Zvezda plenitelnogo schastya (Captivating Star of Happiness) (1975)




Director:     Valdimir Motyl. 

Starring:     Irina Kupchenko (Trubetskaya),  Aleksey Batalov (Trubetskoy),  Natalya Bondarchuk (Volkonskaya),  Oleg Strizhenov (Volkonsky),  Ewa Szykulska (Gebl-Annenkova),  Igor Kostolevsky (Ivan Annenkov),  Raisa Kurkina (Rayevskaya),  Tatyana Pankova (Annenkova),  Oleg Yankovsky (Ryleyev),  Tatyana Fyodorova (Ryleyeva),  Aleksandr Porokhovshchikov (Pestel),  Viktor Kostetsky (Kahovsky),  Vasili Livanov (Nikolai I),  Innokenti Smoktunovsky (Tsejdler),  Vladislav Strzhelchik (Laval).

Tsar Nicholas I and rebellion of officers in the Decembrist Revolt, 1825


Spoiler Warning:  below is a summary of the entire film. 


Part I. 

The Plot of the Decembrist Revolt.

A fancy white house is covered in snow. Inside, Pavel Ivanovich Volkonsky at his baby. Then he walks out of the room. Pavel and another man search for documents. Pavel asks: "Is Nikolai Nikolayevich sleeping?" The answer is that he is not at home. He and Sophia Alexeyevna are vacationing at Belaya Tserkov. Pavel starts burning papers in the fireplace.  Marie comes in. Pavel apologizes to her for not having arrived sooner. He gives her letters from Pushkin and tells her: ". . . I missed you very much." He goes toward her, but she turns her face away from him. He continues burning papers. He says that the idealist Pestel has been arrested.

Flashback. A meeting of the Southern and Northern Societies. The Northern Society is for the preservation of the monarchy, while the Southern Society intends to abolish it. In the Southern Society Pestel, Ivanovich, Kakhovsky and Muraviev-Apostol are not married, but Ryleyev has a wife and daughter. Prince Trubetskoy is also there.  They speak of the assassination of the Tsar, that his death will be a signal to action. Muraviev-Apostol says: "We in the Southern Society want to know if the Northerners agree to regicide."

The Tsar Alexander I tells the Prince Sergey Petrovich Volkonsky that he is pleased with his brigade. But he got too involved in political affairs that were not his responsibility when he was in France.

At the meeting of the Southern and Northern societies, Ryleyev tells the Prince that they can’t but agree with the plan of the Southerners. But the Prince wants to wait to see if the Tsar will carry out his promised constitutional reforms. After all, he had ordered the draft of a constitution.

Back to the Present. Back with Pavel Ivanovich and Marie. He says perhaps he deserves to be condemned. Marie is scared of what is happening. Pavel leaves via a horse drawn sleigh.  Pavel Ivanovich thinks back about Marie at a concert. She sings and they dance. Her dress catches on fire and she runs out of the house into the snow. An army fellow, her father, retrieves her. She is shaking and fearful. Her father tells her to calm down.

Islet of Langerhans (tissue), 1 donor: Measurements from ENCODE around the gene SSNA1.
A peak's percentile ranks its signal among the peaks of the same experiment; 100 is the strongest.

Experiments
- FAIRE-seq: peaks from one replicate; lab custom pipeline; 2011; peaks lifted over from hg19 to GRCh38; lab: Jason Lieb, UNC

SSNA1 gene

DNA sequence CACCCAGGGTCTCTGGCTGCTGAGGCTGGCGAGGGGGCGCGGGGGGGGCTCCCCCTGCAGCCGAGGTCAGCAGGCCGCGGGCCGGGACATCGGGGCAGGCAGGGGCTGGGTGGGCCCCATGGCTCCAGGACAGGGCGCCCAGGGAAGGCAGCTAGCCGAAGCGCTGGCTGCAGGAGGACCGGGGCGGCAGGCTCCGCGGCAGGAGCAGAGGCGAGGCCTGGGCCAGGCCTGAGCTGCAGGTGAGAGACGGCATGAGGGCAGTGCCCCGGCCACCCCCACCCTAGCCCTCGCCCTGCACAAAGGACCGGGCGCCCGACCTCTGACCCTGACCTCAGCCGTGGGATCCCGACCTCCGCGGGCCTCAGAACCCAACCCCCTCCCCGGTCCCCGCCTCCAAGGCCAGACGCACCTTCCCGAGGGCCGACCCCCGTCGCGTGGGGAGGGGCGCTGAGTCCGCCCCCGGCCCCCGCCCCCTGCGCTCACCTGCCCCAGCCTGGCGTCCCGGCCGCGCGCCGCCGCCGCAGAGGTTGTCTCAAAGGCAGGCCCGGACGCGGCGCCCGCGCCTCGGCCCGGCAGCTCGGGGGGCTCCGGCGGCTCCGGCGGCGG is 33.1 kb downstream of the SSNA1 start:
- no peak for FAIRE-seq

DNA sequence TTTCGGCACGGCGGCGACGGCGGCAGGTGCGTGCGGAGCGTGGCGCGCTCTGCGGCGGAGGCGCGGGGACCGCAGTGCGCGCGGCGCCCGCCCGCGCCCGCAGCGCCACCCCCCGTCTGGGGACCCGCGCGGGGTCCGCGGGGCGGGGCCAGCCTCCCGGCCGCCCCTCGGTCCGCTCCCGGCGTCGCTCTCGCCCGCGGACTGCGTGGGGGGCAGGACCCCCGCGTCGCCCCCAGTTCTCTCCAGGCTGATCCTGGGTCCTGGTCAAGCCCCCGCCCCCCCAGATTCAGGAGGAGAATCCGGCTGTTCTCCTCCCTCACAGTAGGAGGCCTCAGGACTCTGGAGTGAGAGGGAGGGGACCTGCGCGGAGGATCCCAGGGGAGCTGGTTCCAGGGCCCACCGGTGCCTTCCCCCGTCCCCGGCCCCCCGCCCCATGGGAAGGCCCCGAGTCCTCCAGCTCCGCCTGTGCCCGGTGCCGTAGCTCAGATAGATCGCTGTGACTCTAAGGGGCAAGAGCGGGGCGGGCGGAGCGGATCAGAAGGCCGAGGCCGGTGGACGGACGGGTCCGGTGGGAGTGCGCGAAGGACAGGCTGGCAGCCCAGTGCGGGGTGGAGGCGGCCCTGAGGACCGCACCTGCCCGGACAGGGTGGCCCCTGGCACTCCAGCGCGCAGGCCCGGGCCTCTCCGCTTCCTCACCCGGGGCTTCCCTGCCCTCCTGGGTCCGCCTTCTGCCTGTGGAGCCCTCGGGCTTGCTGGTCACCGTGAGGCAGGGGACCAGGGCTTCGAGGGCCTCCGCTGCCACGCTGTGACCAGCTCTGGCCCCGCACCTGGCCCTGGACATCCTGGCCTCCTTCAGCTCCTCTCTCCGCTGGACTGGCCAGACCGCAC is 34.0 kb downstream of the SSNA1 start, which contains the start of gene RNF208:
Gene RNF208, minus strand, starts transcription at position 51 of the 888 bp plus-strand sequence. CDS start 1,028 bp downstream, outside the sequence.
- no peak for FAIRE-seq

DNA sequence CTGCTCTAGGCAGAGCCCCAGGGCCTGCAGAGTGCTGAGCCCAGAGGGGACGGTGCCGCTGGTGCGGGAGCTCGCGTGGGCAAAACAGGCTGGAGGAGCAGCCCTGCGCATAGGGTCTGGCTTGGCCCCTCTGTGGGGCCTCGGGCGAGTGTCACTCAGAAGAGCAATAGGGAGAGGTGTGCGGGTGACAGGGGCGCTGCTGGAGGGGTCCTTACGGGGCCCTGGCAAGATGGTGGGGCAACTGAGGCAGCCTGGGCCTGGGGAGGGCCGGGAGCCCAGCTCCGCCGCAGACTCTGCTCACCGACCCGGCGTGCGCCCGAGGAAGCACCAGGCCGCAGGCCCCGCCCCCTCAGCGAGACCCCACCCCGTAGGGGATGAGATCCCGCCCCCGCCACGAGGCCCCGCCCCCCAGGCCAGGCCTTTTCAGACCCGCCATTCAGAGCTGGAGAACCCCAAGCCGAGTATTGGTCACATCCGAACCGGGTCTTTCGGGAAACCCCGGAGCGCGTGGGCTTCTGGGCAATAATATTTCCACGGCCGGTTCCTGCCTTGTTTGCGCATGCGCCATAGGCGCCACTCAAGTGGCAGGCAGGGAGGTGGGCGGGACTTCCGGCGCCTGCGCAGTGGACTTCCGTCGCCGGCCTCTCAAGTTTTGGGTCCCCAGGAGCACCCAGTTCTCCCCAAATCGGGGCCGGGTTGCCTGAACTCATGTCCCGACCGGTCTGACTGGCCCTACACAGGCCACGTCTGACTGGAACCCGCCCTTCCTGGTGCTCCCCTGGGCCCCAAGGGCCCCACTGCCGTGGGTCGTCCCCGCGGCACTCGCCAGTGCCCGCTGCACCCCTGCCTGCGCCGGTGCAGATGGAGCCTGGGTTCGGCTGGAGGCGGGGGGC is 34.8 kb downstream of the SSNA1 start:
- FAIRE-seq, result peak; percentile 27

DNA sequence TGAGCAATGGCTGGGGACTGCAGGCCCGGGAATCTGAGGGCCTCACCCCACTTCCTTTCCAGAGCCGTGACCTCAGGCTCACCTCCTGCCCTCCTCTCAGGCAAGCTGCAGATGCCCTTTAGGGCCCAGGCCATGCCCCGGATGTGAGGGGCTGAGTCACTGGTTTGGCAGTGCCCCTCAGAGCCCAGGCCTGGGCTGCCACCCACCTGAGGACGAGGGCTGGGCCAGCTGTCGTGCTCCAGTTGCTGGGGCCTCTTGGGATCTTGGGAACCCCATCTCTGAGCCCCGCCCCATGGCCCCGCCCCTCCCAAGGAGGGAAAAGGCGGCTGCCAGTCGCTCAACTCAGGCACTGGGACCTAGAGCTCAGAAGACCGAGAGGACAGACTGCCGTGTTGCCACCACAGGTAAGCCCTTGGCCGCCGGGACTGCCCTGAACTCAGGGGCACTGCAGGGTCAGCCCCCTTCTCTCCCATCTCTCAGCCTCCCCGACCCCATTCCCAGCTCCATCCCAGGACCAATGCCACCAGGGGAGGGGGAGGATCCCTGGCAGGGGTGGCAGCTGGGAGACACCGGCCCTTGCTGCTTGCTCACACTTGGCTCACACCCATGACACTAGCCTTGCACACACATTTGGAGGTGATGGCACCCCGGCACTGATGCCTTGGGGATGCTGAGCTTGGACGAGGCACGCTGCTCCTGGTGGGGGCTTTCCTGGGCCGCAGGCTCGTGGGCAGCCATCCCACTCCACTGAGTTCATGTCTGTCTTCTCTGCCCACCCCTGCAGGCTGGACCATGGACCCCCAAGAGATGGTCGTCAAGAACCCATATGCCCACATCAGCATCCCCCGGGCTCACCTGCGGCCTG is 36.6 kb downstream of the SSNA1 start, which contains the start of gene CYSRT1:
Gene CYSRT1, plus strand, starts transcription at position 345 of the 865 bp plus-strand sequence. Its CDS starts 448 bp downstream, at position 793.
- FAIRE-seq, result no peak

A horseman yells to Pavel: "Turn back! They put a guard at your house. Don’t go to Uman."  The Tsar has ordered Pavel’s arrest. Turn back. Pavel responds: "It’s too late to turn back."

Written note. By the winter of 1825-1826, the Russian gentry was deeply divided. The accession of Nicholas I to replace the dead Emperor Alexander was marked by a revolt.

A wounded rebel Captain has been brought in. An officer tries to let him go saying that he was not active in the revolt. But the Captain boldly says: "I was a member of the secret society, and I must share their fate."  Interrogator Nikolai Pavlovich, the Tsar, questions the Captain. The Captain refers to the interrogator as a pig. Nikolai tells his staff to put the Captain in irons.

Two men arrive at the house of Prince Sergey Petrovich Volkonsky and his wife Catherine. Catherine is afraid for her husband. Ambassador Ludwig goes downstairs to greet the Russian officials. The Russian Minister of Foreign Affairs tells the Ambassador: "Your relative Prince Trubetskoy spent the night at your house." The Prince himself comes down. He is told that the Emperor wants to see him. Catherine has a tear run down her face.

Catherine arrives at the government buildings looking for Serge. Her father rushes to her to tell her that the Prince is not here. Rebel soldiers run up on them. Dad warns her about them and tells her: "Get out of here!"

A man on horseback tells His Majesty that the artillery swore their allegiance to him. The artillery is ready. Another man warns His Majesty of the presence of rebel grenadiers. The grenadiers make their appearance before the Tsar. They stop before him and he speaks to them. At this point a company of the First Preobrazhensky Regiment arrives to support the Tsar. (But through some misunderstanding their rifles are not loaded.)  The mutineers run past the Tsar shouting "Hurray for the constitution!" Alexander I sees Trubestskoy on his horse.

Catherine does not leave. She stops the carriage and gets out. The driver standing next to her mentions about the soldiers: "They probably don’t understand to whom they should swear their oath."  General Miloralovich, an older officer and the father of Catherine, tells the mutineers that he fought with them at Kulm and Leipzig. He also fought at Amstetten, Brienna, Prechampenoise, Krems, Bucharest, Obelesti, Lake Oberalt, Tarutino, Vilna and Borodino. He then shouts: "You are a disgrace to Russia! On your knees before the lawful sovereign Nikolai Pavlovich." All of a sudden someone shoots the General. The shout goes up: "The General is wounded!" Catherine saw everything. The General dies.

A soldier, Eugene, goes to see Prince Sergey Petrovich Volkonsky.  He says: "While sharing your views, we remain loyal to the crown and our Tsar, who we despise as a deceiver!" Then he leaves. Others march into the room. They ask the Prince if he is familiar with these sheets (part of a manifesto). The manifesto calls for the abolition of the former rule; abolition of slavery (in the form of serfdom); and the acceptance of the equality of all classes before the law.  Tsar Nikolai Pavlovich listens into the conversation. The visitors want to know if the Prince wrote the Manifesto. Pavlovich says that the hand writing is that of the Prince.